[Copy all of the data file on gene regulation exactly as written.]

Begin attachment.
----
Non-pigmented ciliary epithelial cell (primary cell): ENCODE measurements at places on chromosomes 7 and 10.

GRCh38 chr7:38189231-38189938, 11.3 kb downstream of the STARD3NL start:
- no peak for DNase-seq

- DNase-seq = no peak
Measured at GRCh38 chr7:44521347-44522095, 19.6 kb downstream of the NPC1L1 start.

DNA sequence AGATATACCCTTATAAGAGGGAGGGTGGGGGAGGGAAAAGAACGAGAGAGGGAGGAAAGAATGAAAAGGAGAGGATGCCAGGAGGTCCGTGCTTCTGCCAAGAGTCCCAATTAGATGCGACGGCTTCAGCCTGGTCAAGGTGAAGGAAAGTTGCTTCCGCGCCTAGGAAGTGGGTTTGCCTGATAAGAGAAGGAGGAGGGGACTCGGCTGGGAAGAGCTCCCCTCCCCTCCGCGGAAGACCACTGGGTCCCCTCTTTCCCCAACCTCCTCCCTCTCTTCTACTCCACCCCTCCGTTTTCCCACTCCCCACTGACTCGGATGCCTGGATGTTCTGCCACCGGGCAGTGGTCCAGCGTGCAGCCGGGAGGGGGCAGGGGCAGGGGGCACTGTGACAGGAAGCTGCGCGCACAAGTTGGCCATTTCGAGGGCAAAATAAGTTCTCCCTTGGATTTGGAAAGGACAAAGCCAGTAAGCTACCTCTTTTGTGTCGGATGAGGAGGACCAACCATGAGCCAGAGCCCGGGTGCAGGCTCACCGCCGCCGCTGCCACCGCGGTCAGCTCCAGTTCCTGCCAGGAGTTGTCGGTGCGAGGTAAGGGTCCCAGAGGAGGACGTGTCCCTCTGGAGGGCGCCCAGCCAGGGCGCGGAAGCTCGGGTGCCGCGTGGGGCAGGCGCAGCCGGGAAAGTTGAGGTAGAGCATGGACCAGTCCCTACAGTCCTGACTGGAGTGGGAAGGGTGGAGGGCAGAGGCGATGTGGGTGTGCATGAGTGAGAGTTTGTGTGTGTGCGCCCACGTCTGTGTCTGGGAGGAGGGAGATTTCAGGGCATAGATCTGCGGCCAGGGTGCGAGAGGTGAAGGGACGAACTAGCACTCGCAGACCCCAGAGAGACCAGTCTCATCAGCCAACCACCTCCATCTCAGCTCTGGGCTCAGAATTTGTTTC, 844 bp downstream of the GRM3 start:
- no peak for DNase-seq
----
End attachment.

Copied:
Non-pigmented ciliary epithelial cell (primary cell): ENCODE measurements at places on chromosomes 7 and 10.

GRCh38 chr7:38189231-38189938, 11.3 kb downstream of the STARD3NL start:
- no peak for DNase-seq

- DNase-seq = no peak
Measured at GRCh38 chr7:44521347-44522095, 19.6 kb downstream of the NPC1L1 start.

DNA sequence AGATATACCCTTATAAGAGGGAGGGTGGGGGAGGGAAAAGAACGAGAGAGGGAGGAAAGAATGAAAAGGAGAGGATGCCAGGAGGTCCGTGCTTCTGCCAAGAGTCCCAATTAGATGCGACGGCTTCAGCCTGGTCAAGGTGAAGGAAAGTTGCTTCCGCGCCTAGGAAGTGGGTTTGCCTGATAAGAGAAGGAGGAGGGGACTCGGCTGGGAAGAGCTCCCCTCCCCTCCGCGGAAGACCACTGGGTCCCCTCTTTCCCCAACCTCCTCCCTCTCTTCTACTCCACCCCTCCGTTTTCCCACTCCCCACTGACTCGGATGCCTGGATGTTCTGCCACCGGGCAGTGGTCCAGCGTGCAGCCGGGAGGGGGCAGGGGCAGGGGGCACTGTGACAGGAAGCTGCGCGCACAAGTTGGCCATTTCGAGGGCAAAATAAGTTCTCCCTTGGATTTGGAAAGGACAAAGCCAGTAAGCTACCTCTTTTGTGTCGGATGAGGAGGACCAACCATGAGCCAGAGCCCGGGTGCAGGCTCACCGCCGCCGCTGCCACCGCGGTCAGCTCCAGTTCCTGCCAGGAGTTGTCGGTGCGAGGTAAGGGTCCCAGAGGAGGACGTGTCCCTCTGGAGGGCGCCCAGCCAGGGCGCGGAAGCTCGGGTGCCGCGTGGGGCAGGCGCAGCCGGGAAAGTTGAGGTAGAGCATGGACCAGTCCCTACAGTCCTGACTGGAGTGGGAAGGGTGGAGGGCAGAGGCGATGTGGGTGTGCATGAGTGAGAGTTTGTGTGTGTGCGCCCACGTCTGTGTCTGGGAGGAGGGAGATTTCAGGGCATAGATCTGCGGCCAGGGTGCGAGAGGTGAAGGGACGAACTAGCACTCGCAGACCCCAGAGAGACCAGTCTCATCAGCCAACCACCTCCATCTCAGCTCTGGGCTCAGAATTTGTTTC, 844 bp downstream of the GRM3 start:
- no peak for DNase-seq